Here are some of the latest health and medical news developments, compiled by editors of HealthDay:
Nestle Refused to Give Cookie Dough Records to FDA: Report
Nestle USA refused several times to provide federal government inspectors with pest-control records, complaint logs and other information related to the Virginia plant where recalled cookie dough was made, according to a published report.
The refusals were noted in inspection reports from the factory, the Associated Press reported. A Food and Drug Administration spokesperson said Nestle USA wasn't obligated to allow inspectors access to the records, which date back to 2004.
Last week, the company voluntarily recalled all Toll House refrigerated cookie dough products made at the Virginia plant. The recall came after the FDA said it believed people eating the dough raw may have been exposed to E. coli bacteria.
So far, there have been 69 reported cases of illness in 29 states, according to the Centers for Disease Control and Prevention, the AP said.
New York State Will Buy Women's Eggs for Stem Cell Research
New York's decision to become the first state to allow taxpayer-funded scientists to pay women for eggs to be used in embryonic stem cell research is being greeted with both praise and criticism.
Women who donate eggs will receive up to $10,000 for the time, discomfort and expenses associated with the procedure, the Washington Post reported. The new policy conflicts with guidelines issued by scientific organizations, including the National Academy of Sciences, the newspaper said.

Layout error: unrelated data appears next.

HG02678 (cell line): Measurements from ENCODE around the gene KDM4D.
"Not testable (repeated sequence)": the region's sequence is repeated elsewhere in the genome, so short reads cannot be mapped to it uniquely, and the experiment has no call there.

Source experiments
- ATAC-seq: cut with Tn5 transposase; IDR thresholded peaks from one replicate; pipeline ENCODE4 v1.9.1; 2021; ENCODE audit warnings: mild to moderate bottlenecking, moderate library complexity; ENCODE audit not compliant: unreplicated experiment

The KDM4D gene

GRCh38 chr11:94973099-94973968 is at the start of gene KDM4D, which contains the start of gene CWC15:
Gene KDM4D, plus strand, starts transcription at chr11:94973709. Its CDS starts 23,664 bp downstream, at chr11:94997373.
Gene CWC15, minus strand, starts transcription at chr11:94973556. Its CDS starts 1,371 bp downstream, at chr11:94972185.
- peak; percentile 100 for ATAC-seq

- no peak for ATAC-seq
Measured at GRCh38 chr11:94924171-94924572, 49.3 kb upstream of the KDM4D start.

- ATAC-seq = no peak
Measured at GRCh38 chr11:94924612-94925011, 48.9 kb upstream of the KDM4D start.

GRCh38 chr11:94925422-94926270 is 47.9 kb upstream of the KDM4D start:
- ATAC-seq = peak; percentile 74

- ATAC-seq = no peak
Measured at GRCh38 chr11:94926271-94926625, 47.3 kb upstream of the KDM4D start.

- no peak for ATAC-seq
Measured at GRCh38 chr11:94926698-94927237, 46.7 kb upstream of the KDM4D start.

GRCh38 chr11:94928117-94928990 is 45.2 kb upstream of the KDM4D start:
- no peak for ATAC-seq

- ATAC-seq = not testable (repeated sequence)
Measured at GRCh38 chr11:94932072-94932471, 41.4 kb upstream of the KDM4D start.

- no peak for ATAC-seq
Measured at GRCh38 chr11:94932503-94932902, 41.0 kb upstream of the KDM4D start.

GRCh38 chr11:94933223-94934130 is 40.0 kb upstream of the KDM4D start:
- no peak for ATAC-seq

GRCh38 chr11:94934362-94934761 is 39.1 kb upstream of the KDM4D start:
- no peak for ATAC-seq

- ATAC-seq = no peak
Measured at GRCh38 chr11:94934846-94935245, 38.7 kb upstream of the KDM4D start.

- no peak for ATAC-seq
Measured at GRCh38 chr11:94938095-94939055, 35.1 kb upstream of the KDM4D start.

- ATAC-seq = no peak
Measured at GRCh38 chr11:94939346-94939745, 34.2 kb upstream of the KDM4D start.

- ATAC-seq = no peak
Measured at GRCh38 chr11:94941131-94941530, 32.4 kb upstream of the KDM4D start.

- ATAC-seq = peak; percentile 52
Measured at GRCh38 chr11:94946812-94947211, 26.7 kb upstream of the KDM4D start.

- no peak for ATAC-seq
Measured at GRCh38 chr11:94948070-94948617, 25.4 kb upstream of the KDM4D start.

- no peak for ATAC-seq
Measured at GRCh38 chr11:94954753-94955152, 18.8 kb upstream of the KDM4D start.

Supporters of the decision say it will help advance stem cell research.
"This is a really great, appropriate policy," Susan Solomon, co-founder of the New York Stem Cell Foundation, a private, nonprofit research organization, told the Post. "This could help us to pursue some critical experiments that we hope will lead to treatments for devastating diseases."
But critics fear New York's policy will result in the exploitation of vulnerable women.
"In a field that's already the object of a great deal of controversy, the question is, are we at the point where we really need to go that route in order to do the science?" Jonathan D. Moreno, a professor of bioethics at the University of Pennsylvania, told the Post. "I'm not convinced."
European Regulator Wants Painkiller Off Market
The painkiller dextropropoxyphene should be withdrawn from the European market because patients using the 50-year-old drug have been dying from overdoses, says the European Medicines Agency (EMEA).
The drug is still on the market in the United States, but the U.S. Food and Drug Administration is considering whether to withdraw it, the Wall Street Journal reported.
Dextropropoxyphene, which is called propoxyphene in the United States, is an opioid widely used to treat mild to moderate pain. It was first introduced in the United States in 1957 under the brand name Darvon and is marketed today by a wide number of generic drug makers. Opponents of the drug have tried for years to get it taken off the market, the newspaper said.